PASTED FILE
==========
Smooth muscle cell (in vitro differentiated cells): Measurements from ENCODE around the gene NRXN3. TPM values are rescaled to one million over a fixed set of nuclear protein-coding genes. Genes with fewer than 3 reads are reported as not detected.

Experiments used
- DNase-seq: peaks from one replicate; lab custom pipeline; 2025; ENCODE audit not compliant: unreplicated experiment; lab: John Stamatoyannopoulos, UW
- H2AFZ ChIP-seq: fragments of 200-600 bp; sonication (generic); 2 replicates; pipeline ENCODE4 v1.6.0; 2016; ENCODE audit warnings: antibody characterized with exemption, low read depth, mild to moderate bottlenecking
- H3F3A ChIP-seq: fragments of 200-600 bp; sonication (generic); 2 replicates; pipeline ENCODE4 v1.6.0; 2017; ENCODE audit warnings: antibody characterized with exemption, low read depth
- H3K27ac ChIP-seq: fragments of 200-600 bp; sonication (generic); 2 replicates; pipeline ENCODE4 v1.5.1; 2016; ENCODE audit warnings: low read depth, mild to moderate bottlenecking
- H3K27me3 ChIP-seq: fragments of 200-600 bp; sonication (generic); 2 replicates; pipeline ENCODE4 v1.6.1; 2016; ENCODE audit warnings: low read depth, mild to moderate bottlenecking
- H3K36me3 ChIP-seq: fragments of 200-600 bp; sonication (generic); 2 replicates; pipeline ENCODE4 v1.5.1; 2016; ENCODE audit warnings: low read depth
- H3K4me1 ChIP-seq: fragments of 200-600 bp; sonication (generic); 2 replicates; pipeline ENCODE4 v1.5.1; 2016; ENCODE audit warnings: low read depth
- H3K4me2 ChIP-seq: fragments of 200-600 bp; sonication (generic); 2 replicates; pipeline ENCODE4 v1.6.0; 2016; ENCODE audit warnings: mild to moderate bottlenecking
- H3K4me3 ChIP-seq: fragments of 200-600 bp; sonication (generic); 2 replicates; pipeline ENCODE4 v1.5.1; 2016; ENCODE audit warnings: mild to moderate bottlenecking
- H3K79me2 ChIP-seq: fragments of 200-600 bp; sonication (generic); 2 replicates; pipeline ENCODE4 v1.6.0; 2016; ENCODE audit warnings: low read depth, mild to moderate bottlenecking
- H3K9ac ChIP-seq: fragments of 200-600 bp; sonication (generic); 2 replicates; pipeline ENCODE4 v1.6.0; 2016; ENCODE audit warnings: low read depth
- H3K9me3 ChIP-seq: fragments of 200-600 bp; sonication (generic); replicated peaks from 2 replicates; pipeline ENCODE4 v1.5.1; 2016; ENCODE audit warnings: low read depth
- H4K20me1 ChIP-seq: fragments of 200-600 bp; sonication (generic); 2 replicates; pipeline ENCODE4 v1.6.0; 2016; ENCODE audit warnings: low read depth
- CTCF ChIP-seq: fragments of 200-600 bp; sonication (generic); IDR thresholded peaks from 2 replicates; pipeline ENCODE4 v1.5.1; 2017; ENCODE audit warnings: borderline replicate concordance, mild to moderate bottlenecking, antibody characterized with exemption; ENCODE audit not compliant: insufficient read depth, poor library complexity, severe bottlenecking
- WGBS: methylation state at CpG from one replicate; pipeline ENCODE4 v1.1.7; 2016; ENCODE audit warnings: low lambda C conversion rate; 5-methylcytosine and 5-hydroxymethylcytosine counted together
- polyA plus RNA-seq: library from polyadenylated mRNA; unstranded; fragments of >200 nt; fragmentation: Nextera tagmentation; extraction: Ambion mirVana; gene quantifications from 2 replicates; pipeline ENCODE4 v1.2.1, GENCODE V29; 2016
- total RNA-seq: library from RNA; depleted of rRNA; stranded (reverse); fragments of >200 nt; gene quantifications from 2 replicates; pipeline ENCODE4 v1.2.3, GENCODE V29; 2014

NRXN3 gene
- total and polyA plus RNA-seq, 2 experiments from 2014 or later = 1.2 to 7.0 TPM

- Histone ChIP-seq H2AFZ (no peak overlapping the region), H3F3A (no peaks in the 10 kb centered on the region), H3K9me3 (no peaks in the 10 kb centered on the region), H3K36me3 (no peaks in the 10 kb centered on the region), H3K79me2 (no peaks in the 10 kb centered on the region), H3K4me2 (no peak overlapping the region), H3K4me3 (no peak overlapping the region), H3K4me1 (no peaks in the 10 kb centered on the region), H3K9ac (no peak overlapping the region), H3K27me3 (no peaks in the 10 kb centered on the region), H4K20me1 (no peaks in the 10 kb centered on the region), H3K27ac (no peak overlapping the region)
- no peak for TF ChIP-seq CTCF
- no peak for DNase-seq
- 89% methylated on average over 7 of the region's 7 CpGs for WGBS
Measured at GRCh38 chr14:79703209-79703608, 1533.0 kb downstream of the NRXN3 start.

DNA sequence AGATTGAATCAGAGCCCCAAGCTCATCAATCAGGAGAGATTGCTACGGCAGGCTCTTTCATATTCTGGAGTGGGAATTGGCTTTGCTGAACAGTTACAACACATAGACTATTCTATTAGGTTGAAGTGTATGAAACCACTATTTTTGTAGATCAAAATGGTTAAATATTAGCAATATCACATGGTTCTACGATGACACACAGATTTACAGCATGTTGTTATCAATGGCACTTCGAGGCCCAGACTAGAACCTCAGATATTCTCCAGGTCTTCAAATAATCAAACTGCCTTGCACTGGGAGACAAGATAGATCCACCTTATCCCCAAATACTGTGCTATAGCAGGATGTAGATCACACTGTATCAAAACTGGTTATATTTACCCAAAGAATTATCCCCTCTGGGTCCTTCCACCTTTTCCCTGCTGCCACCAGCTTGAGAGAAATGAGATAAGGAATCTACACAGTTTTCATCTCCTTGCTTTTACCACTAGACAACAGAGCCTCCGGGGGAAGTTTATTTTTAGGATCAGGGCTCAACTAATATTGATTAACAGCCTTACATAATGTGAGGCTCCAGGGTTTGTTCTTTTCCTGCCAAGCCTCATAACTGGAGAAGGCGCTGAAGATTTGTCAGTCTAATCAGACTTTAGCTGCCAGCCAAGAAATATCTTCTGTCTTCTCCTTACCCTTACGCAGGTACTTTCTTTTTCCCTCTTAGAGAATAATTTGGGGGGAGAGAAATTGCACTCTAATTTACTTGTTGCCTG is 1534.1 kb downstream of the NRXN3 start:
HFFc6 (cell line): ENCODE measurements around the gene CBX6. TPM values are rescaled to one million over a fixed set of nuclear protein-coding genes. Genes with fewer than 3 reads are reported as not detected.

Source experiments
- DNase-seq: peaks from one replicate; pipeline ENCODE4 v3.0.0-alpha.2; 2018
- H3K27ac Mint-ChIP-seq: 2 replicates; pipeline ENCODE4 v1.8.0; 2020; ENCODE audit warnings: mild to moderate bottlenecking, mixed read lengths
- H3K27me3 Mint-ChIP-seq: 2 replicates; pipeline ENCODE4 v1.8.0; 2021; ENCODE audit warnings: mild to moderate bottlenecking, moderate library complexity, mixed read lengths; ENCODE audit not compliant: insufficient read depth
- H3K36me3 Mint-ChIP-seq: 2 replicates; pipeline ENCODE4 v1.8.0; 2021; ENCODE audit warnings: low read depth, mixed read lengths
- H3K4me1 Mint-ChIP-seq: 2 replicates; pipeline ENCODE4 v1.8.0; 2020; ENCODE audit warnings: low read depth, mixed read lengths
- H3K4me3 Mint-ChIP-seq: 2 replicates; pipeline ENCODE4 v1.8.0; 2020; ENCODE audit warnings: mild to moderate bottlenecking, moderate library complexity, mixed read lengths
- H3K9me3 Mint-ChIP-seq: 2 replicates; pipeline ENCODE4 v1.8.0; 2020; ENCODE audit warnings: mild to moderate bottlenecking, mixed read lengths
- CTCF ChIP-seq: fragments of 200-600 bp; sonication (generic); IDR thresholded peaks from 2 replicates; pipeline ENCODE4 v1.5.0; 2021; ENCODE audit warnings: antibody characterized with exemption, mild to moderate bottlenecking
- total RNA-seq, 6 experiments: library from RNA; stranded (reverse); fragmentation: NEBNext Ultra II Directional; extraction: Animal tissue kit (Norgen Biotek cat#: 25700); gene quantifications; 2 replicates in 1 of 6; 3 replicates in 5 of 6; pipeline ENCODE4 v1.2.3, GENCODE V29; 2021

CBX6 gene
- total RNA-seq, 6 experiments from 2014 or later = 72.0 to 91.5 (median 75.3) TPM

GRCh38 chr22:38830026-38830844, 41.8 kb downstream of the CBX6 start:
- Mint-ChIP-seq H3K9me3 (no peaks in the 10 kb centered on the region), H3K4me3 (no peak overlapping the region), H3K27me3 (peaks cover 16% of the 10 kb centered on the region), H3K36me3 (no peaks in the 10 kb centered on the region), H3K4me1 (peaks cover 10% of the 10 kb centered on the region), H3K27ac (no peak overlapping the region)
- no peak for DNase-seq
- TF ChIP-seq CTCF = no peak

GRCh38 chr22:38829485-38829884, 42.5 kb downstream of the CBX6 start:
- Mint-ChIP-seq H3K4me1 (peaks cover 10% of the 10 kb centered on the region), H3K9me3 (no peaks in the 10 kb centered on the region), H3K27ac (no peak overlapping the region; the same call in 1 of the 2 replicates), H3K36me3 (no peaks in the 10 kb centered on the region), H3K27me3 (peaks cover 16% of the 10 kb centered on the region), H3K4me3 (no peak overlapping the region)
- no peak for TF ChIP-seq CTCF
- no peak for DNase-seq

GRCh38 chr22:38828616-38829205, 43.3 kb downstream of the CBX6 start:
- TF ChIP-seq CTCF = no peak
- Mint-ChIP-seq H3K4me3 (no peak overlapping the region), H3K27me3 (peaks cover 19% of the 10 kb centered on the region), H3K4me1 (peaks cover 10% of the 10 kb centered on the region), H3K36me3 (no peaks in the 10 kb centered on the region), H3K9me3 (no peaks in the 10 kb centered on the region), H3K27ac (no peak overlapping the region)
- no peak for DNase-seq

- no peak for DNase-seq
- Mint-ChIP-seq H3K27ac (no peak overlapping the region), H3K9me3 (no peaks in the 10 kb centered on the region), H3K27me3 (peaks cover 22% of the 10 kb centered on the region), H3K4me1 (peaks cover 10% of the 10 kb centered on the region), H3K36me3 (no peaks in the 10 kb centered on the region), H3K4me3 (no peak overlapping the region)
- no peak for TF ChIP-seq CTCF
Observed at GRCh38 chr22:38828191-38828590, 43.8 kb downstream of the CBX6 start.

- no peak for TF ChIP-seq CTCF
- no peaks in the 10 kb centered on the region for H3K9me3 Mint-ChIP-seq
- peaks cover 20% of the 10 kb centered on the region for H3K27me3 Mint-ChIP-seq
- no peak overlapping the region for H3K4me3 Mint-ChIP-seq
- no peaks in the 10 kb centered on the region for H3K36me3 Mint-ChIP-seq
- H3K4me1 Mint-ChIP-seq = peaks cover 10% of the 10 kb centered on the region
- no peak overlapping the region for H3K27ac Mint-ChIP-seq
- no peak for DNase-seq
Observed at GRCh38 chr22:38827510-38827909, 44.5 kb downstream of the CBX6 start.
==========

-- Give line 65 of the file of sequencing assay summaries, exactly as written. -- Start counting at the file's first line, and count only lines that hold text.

Observed at GRCh38 chr22:38827510-38827909, 44.5 kb downstream of the CBX6 start.